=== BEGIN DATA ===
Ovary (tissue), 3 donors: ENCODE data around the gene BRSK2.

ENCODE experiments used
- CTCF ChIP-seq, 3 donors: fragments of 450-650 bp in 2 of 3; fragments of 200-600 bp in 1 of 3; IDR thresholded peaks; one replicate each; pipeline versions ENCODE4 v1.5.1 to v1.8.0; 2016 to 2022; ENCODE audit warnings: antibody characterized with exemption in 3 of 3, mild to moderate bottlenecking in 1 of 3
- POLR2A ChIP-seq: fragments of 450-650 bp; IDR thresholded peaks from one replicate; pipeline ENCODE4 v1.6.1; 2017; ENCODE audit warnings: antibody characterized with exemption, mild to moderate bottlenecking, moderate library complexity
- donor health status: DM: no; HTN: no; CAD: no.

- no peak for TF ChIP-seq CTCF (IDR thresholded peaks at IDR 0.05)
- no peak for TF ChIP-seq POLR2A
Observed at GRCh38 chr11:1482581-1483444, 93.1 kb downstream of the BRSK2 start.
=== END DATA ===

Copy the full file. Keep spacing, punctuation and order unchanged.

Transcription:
Ovary (tissue), 3 donors: ENCODE data around the gene BRSK2.

ENCODE experiments used
- CTCF ChIP-seq, 3 donors: fragments of 450-650 bp in 2 of 3; fragments of 200-600 bp in 1 of 3; IDR thresholded peaks; one replicate each; pipeline versions ENCODE4 v1.5.1 to v1.8.0; 2016 to 2022; ENCODE audit warnings: antibody characterized with exemption in 3 of 3, mild to moderate bottlenecking in 1 of 3
- POLR2A ChIP-seq: fragments of 450-650 bp; IDR thresholded peaks from one replicate; pipeline ENCODE4 v1.6.1; 2017; ENCODE audit warnings: antibody characterized with exemption, mild to moderate bottlenecking, moderate library complexity
- donor health status: DM: no; HTN: no; CAD: no.

- no peak for TF ChIP-seq CTCF (IDR thresholded peaks at IDR 0.05)
- no peak for TF ChIP-seq POLR2A
Observed at GRCh38 chr11:1482581-1483444, 93.1 kb downstream of the BRSK2 start.